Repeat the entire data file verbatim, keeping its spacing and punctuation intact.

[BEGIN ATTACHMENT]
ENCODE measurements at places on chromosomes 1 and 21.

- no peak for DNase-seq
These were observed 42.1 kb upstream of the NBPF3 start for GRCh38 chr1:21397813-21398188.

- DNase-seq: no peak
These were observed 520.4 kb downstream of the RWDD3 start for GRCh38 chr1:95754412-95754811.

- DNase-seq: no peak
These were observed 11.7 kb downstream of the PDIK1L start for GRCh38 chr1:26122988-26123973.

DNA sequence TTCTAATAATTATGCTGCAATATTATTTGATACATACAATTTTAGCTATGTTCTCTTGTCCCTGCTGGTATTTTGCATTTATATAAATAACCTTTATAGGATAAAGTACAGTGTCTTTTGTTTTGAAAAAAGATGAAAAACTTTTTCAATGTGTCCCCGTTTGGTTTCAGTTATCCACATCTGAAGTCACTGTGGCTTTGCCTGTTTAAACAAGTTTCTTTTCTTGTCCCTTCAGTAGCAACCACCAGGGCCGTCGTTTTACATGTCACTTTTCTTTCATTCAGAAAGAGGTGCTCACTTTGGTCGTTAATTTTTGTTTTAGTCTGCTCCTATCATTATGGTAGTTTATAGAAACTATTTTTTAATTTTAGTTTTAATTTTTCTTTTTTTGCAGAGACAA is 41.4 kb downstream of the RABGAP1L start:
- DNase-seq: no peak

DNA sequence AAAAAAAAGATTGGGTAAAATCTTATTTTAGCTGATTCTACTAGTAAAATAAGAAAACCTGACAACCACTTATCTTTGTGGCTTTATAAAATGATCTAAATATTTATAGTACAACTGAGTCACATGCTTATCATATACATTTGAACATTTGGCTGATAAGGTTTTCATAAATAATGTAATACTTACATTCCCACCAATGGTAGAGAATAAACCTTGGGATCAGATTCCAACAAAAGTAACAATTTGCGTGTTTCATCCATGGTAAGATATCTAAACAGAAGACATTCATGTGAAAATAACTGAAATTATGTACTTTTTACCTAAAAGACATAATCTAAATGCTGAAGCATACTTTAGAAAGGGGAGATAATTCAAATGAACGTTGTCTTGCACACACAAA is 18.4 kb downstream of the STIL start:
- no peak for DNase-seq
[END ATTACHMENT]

ENCODE measurements at places on chromosomes 1 and 21.

- no peak for DNase-seq
These were observed 42.1 kb upstream of the NBPF3 start for GRCh38 chr1:21397813-21398188.

- DNase-seq: no peak
These were observed 520.4 kb downstream of the RWDD3 start for GRCh38 chr1:95754412-95754811.

- DNase-seq: no peak
These were observed 11.7 kb downstream of the PDIK1L start for GRCh38 chr1:26122988-26123973.

DNA sequence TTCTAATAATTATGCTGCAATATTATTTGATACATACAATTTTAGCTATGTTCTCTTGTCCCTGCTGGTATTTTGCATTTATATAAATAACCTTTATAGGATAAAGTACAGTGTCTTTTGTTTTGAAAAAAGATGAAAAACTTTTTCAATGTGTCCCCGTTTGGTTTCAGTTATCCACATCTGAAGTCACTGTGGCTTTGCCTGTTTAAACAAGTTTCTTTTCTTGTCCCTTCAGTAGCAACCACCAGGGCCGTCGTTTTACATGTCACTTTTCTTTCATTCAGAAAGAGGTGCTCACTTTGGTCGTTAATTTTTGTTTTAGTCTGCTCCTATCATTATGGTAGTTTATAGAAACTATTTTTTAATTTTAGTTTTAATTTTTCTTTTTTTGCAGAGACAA is 41.4 kb downstream of the RABGAP1L start:
- DNase-seq: no peak

DNA sequence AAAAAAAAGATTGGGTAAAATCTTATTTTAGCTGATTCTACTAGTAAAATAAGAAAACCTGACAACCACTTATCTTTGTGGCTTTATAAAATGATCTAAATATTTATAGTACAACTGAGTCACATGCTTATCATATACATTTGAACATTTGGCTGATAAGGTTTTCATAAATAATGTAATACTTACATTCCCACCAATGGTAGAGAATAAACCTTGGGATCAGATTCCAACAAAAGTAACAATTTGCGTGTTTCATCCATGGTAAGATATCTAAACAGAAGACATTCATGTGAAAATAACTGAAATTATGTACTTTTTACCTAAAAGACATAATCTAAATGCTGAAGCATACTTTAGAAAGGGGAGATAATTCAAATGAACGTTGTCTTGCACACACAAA is 18.4 kb downstream of the STIL start:
- no peak for DNase-seq